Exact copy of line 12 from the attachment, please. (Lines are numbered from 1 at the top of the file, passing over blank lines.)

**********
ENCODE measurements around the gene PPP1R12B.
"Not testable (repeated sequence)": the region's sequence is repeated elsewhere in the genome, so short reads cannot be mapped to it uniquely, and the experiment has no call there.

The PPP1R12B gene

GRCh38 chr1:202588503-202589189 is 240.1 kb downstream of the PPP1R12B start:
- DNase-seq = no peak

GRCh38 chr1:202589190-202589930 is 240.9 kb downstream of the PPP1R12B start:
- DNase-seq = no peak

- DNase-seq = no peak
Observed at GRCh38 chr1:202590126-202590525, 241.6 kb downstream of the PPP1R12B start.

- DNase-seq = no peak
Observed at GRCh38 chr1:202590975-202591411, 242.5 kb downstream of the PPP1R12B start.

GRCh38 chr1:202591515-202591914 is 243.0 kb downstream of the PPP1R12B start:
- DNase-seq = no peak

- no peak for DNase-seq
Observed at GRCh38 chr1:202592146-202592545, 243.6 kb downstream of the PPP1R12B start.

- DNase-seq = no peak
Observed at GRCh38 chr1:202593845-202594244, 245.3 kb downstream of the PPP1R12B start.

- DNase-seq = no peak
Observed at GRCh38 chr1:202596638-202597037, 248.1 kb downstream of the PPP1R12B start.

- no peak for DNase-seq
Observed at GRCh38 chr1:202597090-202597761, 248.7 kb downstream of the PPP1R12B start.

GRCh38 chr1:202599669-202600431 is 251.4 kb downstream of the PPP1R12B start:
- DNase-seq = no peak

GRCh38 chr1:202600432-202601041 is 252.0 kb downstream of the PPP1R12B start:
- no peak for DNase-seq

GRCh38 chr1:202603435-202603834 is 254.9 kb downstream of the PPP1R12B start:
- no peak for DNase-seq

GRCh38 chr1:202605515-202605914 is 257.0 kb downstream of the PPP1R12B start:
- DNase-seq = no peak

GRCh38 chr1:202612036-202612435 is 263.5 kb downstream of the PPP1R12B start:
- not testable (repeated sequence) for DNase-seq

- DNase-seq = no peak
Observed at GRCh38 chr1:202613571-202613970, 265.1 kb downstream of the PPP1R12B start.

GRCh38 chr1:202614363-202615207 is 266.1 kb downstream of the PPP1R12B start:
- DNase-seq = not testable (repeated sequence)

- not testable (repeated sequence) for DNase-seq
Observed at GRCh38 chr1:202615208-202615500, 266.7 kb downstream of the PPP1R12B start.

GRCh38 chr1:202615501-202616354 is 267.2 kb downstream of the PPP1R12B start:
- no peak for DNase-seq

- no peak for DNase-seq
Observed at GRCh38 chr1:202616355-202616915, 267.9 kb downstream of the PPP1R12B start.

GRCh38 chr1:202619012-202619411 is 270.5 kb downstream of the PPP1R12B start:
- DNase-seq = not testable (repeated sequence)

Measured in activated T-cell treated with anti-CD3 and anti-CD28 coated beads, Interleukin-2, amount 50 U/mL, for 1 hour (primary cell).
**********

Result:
GRCh38 chr1:202591515-202591914 is 243.0 kb downstream of the PPP1R12B start: